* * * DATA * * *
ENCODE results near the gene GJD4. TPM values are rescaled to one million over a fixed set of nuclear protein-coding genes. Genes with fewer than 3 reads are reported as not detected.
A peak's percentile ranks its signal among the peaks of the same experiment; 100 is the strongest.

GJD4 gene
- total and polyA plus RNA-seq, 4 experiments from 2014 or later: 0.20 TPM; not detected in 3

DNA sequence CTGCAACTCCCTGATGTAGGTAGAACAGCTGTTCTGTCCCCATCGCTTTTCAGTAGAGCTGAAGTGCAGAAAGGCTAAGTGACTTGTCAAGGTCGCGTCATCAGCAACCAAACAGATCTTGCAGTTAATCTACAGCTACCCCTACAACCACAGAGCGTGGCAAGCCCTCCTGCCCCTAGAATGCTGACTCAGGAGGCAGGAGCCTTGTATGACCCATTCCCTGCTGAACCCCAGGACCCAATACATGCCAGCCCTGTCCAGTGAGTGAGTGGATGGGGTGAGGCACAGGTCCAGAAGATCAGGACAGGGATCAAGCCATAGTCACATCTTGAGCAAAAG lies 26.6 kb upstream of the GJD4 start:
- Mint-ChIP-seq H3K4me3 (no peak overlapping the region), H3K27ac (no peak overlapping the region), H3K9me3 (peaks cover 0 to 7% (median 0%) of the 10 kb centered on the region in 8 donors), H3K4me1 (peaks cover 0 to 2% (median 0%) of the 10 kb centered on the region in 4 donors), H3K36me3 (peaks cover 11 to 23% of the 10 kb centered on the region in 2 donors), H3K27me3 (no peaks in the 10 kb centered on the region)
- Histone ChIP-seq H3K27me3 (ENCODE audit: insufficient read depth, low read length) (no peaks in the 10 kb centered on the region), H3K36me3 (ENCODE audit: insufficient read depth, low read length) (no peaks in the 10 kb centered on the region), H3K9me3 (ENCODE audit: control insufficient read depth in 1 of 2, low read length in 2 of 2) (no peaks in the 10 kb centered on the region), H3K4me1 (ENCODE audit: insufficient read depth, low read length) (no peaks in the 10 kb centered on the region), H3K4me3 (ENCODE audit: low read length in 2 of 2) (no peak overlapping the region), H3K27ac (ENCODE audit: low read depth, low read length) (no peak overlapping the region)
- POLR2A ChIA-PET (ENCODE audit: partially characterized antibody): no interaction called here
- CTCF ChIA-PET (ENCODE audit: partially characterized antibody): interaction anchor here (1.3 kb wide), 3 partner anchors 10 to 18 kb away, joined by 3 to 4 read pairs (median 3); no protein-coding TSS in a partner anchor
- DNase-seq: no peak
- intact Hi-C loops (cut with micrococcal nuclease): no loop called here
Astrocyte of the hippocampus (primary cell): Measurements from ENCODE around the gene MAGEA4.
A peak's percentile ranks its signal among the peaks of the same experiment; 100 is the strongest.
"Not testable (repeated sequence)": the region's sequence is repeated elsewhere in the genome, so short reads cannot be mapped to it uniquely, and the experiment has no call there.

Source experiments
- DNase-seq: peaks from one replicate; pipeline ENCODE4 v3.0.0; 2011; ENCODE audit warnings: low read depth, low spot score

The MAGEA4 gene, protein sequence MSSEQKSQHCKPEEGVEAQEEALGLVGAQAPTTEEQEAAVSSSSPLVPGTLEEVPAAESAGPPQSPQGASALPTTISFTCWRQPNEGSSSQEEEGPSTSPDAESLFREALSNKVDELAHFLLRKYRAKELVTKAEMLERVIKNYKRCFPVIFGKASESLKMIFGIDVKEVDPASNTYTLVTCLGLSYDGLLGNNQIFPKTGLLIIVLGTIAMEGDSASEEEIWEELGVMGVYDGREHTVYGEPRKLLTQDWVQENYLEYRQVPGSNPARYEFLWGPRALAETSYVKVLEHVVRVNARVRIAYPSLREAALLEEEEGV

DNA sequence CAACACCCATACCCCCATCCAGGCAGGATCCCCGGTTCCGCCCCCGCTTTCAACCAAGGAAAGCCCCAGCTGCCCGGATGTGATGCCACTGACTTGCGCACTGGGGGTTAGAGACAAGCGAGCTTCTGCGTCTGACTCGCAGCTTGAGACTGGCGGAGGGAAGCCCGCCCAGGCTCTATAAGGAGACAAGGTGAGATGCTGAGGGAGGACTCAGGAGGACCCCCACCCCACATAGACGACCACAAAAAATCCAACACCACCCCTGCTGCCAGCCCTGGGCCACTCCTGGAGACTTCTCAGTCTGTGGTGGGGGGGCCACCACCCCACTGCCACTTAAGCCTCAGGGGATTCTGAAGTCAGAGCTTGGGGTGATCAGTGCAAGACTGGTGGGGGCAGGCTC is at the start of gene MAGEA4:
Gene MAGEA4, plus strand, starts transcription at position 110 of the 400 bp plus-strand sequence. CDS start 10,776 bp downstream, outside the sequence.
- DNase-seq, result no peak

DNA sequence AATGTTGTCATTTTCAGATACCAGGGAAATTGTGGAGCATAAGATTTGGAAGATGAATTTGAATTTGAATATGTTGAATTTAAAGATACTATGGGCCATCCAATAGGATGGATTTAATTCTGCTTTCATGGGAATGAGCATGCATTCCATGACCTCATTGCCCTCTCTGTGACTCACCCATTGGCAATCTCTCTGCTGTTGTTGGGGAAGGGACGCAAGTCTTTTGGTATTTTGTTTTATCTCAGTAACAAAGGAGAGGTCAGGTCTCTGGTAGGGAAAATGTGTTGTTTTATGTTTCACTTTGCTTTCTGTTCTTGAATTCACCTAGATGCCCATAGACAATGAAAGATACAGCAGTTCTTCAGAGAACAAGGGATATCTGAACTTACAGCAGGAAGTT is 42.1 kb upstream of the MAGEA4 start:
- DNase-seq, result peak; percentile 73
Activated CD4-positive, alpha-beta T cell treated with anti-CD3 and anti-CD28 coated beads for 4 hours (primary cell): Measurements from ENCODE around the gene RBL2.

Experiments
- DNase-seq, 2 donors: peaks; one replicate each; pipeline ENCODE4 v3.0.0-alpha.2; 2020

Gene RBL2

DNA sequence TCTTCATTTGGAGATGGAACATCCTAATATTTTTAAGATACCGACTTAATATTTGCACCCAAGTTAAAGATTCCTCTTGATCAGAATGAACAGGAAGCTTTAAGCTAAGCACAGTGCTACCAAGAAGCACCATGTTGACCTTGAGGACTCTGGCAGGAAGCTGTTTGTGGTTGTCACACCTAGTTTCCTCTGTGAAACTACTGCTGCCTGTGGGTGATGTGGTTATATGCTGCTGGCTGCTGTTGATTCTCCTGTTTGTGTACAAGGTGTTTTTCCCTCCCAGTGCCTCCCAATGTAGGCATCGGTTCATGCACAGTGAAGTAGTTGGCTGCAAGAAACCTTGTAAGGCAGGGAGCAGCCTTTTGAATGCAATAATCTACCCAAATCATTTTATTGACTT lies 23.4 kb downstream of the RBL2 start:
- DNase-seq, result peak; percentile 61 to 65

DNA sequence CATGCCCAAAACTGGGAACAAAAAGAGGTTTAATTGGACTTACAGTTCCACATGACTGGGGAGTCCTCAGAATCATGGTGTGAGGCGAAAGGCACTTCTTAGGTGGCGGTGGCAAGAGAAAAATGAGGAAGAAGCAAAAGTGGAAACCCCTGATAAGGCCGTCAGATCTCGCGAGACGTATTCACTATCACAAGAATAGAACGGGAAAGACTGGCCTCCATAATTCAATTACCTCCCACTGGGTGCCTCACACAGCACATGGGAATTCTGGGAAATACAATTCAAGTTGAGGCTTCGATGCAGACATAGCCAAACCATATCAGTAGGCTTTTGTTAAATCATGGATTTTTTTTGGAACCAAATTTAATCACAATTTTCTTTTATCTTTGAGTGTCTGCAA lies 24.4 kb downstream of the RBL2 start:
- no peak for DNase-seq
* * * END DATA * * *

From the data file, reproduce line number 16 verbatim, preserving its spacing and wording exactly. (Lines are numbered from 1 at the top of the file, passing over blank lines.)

- DNase-seq: peaks from one replicate; pipeline ENCODE4 v3.0.0; 2011; ENCODE audit warnings: low read depth, low spot score